I’ve been working on Spring containers for miniature gardens! This one is inspired by faceted gems and flowers in gorgeous spring colors.
Use Yard & Patio acrylic paints on a terra cotta bulb pot (low and wide enough for the right “landscape” look). I used a Sage Green to be a background color to my colorful spring flowers.
To make it easier, I squeeze paint right on the pot and then spread it with a wide brush. You’ll need 2-3 layers to make it opaque. It dries very quickly between layers because it’s absorbed by the clay pot.
Next I sorted my plastic “gems” so I knew what I was working with. These can be purchased at the craft store and an assortment like this will run you less than $10 (on sale).
Now it was time to figure out a palette and layout. I thought about the banded rim of the pot, and what I’d put there first. I chose colors that represented spring and went together.
Some other color and design explorations (including one I may use for summer picnics at the top).
Unfortunately, at the craft store where I was shopping, they put this glue on the endcap with the plastic “gems” – and it ruins the silver on the back of them (see below). So I’d recommend that you choose a different adhesive.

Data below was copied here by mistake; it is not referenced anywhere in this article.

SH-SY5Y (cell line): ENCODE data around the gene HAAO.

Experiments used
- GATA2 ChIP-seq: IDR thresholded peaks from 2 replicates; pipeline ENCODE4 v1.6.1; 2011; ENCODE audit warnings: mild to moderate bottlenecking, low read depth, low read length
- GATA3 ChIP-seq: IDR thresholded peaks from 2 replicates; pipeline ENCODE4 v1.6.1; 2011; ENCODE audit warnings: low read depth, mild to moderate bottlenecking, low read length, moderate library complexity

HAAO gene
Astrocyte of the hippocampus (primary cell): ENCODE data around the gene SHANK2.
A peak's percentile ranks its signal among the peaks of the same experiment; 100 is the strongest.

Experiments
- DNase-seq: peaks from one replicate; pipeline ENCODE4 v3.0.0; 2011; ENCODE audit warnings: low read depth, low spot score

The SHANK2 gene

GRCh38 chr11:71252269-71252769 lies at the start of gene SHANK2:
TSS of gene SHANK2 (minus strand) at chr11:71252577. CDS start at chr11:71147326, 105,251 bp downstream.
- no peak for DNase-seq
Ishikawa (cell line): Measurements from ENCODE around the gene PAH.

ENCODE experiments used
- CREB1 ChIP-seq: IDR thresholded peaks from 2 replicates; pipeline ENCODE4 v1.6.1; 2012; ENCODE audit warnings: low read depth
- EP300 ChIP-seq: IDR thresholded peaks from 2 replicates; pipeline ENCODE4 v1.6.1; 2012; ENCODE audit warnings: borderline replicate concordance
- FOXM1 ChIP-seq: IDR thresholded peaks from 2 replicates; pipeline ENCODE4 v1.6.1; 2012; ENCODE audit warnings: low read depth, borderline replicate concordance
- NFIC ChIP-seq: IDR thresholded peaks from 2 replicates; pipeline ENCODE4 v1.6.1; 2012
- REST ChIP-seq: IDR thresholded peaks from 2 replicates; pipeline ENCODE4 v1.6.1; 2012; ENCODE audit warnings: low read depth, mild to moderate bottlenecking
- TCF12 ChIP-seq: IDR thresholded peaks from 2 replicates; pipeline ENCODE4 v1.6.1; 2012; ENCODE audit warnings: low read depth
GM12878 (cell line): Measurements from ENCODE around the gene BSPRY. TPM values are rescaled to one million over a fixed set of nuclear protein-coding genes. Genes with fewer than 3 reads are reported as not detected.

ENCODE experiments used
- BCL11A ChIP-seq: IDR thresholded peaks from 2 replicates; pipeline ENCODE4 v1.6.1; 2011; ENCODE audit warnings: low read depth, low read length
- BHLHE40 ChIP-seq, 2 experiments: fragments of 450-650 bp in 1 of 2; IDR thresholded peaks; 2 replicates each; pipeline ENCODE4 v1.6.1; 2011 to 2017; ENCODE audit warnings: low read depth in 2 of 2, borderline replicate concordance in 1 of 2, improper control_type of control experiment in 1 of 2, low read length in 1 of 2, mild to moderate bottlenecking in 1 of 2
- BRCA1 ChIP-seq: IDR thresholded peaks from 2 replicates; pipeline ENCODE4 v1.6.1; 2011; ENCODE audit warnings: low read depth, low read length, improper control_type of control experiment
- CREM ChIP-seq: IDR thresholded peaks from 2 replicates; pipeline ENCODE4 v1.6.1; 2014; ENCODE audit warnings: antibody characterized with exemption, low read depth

I started by placing the flowers on the band just as I had them laid out on the table. I filled in with simple round faceted gems of difference sizes, in similar colors. Then I started to do just round gems on the bottom of the pot.
I stopped going all the way around the pot when I noticed the backs of the silver gems were “decomposing” and that made them look less faceted because the light couldn’t reflect evenly. It’s still a sparkly effect, just not what I was expecting or hoping for.
Here’s a glued green flower (left) next to an unglued green flower (right). In that smaller gold flower at the bottom, you can really see how the glue breaks down the silver backing of these “gems.”
In a certain light, this pot still shines and you can see some of the facets, but not all. Especially on the round gems on the bottom of the pot, which now look like speckly bulbous baubles. The store never should have put that glue next to these items, as if they can be used together. Let my cautionary tale be your guide. E6000 is a great glue for gluing seashells to pots, so I’ll continue to use it for that.